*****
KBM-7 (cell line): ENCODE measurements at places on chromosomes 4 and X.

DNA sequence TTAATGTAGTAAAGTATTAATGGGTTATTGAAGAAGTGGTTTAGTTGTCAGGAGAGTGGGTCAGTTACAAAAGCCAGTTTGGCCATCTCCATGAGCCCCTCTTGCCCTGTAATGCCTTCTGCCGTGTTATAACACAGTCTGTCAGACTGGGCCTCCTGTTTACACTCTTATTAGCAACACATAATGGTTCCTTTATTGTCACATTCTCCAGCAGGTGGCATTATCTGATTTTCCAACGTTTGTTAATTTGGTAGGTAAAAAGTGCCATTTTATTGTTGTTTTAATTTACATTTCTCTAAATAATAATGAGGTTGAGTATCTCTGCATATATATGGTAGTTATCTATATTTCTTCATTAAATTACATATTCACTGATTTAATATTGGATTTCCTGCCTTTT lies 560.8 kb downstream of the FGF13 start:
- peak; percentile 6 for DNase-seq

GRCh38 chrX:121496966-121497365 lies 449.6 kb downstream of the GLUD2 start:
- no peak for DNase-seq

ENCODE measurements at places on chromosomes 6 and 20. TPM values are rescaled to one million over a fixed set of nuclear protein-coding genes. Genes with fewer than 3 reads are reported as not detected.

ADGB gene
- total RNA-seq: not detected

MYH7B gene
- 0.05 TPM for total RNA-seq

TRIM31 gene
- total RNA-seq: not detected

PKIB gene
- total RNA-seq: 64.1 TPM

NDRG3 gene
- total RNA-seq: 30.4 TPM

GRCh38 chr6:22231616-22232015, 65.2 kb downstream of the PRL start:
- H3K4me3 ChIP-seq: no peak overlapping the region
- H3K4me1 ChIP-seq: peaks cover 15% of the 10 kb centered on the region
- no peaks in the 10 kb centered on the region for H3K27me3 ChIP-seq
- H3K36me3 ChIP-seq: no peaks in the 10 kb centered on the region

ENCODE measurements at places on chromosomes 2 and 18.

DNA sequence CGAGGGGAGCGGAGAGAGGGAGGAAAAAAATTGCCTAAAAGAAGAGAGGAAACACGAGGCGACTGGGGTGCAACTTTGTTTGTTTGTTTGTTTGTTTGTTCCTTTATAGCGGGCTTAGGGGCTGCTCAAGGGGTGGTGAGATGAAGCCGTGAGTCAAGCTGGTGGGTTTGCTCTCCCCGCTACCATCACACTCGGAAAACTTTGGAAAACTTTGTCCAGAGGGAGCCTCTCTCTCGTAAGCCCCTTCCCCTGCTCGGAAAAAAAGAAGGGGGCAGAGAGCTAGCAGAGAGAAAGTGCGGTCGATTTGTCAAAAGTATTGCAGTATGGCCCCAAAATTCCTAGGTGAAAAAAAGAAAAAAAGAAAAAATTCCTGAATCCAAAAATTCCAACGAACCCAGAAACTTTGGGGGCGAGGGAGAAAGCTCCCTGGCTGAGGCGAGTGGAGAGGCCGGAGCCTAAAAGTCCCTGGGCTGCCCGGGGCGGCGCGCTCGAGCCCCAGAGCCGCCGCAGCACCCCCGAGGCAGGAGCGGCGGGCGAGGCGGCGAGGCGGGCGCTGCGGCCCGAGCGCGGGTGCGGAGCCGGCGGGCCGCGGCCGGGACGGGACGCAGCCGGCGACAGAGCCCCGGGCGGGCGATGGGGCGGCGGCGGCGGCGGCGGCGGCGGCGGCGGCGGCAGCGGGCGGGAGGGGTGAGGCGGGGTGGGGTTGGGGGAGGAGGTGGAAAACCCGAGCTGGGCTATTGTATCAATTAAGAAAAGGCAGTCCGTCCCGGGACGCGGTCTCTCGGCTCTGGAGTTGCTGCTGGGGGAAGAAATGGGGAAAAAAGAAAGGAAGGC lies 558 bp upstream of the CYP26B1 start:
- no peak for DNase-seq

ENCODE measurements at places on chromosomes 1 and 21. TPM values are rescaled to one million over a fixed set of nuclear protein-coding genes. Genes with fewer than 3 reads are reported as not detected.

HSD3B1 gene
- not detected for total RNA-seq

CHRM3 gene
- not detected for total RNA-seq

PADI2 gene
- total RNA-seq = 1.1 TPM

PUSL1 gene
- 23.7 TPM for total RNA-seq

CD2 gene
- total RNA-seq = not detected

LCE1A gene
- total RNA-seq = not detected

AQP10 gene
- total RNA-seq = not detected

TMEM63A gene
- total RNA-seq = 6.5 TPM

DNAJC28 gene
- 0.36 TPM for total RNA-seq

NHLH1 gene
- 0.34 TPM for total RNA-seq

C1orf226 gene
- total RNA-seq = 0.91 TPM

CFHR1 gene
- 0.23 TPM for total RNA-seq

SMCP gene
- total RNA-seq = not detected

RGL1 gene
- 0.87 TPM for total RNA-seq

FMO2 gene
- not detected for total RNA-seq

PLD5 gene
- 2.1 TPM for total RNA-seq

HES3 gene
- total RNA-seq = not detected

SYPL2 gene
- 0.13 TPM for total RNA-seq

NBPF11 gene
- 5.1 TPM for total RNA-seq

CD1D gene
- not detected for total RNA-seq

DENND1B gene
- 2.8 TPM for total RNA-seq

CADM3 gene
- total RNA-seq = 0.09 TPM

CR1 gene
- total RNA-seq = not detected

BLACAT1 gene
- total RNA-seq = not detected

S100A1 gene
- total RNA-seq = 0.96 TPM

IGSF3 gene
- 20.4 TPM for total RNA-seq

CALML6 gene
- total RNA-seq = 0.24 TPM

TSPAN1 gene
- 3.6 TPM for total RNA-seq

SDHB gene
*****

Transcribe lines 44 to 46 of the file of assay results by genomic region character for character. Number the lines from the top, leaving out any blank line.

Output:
NHLH1 gene
- 0.34 TPM for total RNA-seq

C1orf226 gene